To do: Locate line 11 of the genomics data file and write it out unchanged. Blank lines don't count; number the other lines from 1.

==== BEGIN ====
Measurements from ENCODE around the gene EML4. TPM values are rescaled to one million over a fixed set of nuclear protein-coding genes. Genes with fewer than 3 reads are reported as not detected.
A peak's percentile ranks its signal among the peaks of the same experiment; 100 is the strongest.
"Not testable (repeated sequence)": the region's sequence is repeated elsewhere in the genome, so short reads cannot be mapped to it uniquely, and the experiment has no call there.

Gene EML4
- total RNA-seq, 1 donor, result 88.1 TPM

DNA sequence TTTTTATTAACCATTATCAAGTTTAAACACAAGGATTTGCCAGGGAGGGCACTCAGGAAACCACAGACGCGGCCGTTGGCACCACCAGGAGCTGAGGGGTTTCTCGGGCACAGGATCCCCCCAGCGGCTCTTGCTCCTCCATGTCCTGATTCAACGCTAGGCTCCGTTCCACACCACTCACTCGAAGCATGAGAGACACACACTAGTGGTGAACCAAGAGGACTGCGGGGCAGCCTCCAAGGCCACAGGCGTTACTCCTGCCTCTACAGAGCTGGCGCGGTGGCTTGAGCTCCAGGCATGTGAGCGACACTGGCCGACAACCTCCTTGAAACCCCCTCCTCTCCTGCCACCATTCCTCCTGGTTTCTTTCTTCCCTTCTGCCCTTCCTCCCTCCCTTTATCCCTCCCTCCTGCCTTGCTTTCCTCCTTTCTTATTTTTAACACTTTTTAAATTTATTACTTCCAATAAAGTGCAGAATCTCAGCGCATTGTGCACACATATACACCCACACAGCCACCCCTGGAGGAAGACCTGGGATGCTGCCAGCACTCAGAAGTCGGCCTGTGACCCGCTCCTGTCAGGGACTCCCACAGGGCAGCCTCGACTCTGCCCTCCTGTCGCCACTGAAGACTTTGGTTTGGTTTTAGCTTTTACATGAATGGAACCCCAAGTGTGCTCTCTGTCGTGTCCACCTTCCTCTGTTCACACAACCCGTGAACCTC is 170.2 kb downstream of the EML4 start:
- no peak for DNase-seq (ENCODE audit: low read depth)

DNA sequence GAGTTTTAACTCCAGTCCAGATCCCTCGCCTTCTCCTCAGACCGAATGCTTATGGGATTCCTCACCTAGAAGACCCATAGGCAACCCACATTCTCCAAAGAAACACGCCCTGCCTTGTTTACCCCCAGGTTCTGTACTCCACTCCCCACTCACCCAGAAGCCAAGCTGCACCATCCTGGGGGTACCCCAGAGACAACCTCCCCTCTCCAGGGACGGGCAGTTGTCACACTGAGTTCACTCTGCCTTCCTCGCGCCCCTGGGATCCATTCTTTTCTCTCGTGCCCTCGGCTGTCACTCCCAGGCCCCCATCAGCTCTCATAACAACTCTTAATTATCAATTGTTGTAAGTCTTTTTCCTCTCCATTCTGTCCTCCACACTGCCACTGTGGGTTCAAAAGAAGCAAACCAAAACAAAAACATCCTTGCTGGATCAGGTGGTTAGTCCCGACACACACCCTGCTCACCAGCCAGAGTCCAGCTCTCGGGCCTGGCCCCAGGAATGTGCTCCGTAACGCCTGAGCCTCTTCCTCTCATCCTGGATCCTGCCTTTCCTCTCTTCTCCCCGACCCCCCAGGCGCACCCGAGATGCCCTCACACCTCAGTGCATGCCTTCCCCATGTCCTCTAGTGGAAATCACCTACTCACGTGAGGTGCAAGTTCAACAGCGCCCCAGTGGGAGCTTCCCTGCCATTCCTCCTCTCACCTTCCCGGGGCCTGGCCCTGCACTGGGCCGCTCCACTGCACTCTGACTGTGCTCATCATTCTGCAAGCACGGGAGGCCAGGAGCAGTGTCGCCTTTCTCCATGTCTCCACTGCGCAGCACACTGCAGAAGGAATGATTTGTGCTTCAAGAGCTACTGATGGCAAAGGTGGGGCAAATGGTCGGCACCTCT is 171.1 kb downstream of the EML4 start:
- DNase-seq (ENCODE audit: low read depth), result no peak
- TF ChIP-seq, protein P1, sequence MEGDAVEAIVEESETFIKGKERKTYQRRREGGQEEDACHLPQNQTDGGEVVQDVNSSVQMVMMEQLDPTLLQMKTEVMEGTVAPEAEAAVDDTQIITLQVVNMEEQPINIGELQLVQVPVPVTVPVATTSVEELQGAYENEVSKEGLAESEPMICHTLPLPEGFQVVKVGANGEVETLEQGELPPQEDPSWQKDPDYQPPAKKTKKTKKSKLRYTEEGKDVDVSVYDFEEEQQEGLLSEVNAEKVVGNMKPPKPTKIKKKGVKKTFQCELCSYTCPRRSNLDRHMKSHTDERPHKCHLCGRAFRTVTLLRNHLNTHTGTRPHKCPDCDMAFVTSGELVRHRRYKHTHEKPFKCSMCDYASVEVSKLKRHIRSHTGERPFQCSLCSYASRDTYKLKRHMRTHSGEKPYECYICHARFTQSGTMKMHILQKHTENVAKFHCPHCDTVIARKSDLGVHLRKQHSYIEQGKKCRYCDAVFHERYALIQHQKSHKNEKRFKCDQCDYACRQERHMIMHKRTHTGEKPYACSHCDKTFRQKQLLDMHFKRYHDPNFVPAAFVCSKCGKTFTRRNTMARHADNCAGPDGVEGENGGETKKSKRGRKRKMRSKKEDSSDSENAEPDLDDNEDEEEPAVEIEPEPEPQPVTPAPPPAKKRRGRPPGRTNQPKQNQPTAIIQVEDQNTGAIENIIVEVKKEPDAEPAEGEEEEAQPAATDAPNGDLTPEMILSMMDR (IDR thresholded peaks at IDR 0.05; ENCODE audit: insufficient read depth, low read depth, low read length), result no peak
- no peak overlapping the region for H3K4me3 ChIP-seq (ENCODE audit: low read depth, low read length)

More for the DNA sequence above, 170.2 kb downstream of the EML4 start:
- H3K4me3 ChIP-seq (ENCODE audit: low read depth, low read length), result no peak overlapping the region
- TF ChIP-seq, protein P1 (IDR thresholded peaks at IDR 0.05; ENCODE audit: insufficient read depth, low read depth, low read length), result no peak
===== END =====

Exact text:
- no peak overlapping the region for H3K4me3 ChIP-seq (ENCODE audit: low read depth, low read length)